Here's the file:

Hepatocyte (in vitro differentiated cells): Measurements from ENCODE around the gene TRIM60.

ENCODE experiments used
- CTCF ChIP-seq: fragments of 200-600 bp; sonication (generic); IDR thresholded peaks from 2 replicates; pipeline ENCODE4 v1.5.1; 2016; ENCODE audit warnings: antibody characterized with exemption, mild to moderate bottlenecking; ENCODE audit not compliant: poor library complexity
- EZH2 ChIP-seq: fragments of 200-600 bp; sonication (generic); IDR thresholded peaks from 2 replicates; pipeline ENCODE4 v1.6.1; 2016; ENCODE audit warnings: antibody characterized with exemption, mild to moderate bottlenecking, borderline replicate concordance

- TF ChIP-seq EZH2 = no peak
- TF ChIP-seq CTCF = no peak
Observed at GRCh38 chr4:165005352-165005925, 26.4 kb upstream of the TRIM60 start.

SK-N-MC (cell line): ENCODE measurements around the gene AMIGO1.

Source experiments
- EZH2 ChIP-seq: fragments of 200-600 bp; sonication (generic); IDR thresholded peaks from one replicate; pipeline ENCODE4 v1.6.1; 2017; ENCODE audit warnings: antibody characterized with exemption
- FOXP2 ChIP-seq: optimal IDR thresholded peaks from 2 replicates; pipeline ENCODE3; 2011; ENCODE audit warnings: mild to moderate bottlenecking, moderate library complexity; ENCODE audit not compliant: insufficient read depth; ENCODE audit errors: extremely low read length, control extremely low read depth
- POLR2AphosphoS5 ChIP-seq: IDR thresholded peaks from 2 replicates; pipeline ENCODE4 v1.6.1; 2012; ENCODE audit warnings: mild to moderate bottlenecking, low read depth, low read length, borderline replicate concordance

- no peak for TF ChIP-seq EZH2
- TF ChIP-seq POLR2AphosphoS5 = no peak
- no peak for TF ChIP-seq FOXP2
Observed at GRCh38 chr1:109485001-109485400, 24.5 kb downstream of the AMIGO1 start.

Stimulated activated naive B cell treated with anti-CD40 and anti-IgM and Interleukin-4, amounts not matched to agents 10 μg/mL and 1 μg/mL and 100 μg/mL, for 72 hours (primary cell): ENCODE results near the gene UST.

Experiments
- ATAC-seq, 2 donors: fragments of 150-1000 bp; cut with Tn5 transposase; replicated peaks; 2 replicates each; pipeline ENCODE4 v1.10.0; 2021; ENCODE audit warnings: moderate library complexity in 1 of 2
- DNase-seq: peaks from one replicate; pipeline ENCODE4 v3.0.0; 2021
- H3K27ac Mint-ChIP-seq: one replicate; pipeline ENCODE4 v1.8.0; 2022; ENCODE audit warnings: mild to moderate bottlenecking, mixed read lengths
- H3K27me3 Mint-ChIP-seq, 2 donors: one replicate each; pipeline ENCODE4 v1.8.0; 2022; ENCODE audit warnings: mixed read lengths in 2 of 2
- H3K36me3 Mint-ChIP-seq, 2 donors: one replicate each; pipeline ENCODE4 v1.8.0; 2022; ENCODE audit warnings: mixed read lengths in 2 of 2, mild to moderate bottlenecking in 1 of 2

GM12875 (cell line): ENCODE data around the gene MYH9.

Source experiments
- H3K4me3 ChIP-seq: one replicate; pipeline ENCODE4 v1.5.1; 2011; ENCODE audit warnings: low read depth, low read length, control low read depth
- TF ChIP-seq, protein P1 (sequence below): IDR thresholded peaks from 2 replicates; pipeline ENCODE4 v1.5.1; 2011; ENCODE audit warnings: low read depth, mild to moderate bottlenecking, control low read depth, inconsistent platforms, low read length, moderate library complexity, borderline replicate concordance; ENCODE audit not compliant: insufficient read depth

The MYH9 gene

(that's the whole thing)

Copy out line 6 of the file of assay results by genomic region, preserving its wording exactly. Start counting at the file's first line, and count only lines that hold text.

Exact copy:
- TF ChIP-seq CTCF = no peak